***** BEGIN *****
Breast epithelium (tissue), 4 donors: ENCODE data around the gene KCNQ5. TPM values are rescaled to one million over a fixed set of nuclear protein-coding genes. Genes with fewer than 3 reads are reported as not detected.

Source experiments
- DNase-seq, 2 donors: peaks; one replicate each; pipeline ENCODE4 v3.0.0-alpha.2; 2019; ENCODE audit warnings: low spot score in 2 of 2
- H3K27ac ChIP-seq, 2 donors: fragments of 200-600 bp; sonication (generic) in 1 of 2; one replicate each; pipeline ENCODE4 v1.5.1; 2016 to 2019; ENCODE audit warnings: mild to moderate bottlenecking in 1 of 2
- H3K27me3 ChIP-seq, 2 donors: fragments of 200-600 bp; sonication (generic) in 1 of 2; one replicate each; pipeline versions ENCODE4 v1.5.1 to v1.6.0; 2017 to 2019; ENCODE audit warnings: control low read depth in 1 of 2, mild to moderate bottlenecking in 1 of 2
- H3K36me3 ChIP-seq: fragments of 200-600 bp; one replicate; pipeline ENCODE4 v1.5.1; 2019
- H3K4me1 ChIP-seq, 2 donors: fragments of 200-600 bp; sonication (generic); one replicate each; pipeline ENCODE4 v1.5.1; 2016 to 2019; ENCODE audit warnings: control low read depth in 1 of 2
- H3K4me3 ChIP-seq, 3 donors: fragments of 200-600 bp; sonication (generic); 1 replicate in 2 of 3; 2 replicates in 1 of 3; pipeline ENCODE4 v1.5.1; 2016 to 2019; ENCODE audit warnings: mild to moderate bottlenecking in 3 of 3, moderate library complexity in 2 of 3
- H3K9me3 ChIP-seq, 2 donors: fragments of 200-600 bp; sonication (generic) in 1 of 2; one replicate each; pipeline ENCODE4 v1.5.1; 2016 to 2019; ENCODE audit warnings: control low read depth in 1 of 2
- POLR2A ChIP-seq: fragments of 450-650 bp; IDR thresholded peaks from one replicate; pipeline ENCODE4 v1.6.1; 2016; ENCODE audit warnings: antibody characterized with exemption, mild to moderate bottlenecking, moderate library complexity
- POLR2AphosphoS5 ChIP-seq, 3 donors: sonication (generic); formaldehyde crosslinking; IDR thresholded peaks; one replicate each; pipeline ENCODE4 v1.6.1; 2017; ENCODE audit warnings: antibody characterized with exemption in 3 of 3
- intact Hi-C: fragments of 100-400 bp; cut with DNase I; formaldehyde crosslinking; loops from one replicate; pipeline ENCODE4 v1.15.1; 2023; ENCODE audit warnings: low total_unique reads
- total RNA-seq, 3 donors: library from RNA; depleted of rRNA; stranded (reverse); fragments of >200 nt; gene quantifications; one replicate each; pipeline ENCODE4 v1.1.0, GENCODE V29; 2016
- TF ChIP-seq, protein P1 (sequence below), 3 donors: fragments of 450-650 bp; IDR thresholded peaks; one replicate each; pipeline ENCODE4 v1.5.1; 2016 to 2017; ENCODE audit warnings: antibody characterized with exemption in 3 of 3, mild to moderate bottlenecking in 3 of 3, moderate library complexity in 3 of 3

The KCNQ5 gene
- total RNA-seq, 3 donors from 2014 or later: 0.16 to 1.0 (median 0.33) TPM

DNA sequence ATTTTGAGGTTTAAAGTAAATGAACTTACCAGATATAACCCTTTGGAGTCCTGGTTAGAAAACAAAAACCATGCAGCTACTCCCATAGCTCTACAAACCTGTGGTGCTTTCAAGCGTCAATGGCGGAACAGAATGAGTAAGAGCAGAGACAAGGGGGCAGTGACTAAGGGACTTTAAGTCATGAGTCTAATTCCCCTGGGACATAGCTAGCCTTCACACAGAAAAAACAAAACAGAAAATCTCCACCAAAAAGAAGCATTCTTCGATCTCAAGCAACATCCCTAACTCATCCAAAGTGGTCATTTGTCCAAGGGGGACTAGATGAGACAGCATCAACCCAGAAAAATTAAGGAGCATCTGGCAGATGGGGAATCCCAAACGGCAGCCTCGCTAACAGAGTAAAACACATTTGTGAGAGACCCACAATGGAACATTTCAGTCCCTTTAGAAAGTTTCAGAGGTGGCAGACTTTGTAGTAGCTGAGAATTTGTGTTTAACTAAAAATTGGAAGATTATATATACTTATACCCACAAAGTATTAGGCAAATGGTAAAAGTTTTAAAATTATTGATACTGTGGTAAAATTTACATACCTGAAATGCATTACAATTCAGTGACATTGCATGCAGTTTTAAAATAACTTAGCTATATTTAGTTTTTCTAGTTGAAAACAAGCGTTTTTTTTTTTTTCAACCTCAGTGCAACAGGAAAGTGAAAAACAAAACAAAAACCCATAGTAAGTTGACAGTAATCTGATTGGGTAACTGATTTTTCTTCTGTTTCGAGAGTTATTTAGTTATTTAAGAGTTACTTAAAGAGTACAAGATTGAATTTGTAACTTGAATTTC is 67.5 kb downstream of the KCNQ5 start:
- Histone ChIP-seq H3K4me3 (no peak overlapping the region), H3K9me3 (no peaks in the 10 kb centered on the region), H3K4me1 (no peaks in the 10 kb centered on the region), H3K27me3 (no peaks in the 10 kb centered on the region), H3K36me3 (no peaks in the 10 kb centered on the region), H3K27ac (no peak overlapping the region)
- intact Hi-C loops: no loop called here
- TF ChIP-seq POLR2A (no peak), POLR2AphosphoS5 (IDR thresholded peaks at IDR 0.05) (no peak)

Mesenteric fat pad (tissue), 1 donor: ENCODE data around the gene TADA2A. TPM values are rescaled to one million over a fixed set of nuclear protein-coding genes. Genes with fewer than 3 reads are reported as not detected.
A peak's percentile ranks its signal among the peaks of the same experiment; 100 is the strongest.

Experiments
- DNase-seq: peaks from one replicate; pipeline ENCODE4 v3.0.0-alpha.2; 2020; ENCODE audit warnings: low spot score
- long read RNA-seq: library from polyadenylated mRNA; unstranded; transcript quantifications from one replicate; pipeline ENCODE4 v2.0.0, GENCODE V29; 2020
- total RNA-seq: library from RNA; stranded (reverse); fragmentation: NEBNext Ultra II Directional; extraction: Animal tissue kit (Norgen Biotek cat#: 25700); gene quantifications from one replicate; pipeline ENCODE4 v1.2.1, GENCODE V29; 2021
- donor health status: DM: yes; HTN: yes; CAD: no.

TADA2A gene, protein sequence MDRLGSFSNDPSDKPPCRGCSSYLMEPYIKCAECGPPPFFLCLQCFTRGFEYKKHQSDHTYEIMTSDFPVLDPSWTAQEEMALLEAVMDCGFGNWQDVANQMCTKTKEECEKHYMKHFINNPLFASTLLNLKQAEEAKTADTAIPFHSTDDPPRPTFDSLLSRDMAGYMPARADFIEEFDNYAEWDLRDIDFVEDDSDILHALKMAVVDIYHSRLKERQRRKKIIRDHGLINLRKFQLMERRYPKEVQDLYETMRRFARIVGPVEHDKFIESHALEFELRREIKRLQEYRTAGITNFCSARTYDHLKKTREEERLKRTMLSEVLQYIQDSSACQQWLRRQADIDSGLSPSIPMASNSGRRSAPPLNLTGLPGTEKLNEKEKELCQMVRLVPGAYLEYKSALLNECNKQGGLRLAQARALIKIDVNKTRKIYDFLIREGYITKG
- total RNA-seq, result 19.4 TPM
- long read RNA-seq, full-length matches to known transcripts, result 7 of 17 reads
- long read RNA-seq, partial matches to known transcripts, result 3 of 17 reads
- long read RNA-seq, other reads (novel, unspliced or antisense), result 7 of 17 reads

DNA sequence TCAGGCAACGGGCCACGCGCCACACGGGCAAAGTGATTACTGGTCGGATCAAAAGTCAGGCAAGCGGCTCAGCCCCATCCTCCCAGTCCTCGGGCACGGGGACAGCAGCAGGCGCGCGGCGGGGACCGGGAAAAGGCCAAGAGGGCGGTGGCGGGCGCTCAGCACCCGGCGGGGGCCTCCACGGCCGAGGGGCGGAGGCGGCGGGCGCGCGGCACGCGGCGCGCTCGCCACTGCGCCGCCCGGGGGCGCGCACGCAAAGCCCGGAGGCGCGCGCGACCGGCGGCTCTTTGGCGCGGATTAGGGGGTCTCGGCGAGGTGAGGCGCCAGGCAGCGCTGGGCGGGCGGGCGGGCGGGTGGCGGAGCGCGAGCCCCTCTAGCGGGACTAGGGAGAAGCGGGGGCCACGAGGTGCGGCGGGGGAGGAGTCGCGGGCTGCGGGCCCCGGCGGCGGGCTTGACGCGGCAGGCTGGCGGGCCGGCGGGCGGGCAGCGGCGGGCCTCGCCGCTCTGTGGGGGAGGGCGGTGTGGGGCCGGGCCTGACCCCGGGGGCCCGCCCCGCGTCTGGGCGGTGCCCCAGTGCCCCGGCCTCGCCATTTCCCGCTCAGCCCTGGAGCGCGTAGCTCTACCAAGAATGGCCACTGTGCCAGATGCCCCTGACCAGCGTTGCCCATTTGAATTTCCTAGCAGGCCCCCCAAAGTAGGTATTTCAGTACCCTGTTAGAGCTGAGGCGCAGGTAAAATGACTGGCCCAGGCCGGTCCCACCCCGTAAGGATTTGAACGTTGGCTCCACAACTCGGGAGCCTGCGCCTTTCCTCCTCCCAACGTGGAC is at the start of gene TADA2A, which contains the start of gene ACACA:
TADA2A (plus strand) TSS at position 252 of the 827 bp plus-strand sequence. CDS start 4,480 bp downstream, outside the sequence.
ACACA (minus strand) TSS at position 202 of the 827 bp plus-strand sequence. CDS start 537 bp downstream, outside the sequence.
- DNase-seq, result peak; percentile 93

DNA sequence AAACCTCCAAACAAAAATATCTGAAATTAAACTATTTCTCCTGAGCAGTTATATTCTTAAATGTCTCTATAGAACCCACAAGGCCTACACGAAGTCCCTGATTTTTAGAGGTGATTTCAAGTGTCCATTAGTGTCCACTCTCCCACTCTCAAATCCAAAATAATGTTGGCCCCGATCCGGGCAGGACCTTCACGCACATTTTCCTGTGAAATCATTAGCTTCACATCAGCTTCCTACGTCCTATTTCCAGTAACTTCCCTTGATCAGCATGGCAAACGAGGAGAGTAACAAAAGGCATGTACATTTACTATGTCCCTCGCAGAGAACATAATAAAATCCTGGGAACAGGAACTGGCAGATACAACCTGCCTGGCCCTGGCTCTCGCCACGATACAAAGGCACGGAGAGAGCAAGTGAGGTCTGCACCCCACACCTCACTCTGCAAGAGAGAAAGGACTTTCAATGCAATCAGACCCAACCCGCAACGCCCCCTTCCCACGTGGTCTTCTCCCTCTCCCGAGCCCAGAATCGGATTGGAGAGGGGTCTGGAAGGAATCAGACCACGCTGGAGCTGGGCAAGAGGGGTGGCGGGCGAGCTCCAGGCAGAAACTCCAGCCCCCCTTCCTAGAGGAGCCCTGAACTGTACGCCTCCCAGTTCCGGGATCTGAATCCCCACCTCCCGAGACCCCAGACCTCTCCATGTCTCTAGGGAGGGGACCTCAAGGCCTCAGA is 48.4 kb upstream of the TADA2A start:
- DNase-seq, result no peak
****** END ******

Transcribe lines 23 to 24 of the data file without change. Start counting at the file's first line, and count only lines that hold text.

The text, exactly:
Experiments
- DNase-seq: peaks from one replicate; pipeline ENCODE4 v3.0.0-alpha.2; 2020; ENCODE audit warnings: low spot score